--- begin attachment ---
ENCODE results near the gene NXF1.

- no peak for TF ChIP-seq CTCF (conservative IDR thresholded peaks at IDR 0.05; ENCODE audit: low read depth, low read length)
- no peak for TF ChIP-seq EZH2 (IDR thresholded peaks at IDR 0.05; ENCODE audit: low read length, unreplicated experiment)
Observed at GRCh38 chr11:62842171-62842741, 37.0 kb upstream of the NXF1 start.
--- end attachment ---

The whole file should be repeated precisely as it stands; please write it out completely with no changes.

ENCODE results near the gene NXF1.

- no peak for TF ChIP-seq CTCF (conservative IDR thresholded peaks at IDR 0.05; ENCODE audit: low read depth, low read length)
- no peak for TF ChIP-seq EZH2 (IDR thresholded peaks at IDR 0.05; ENCODE audit: low read length, unreplicated experiment)
Observed at GRCh38 chr11:62842171-62842741, 37.0 kb upstream of the NXF1 start.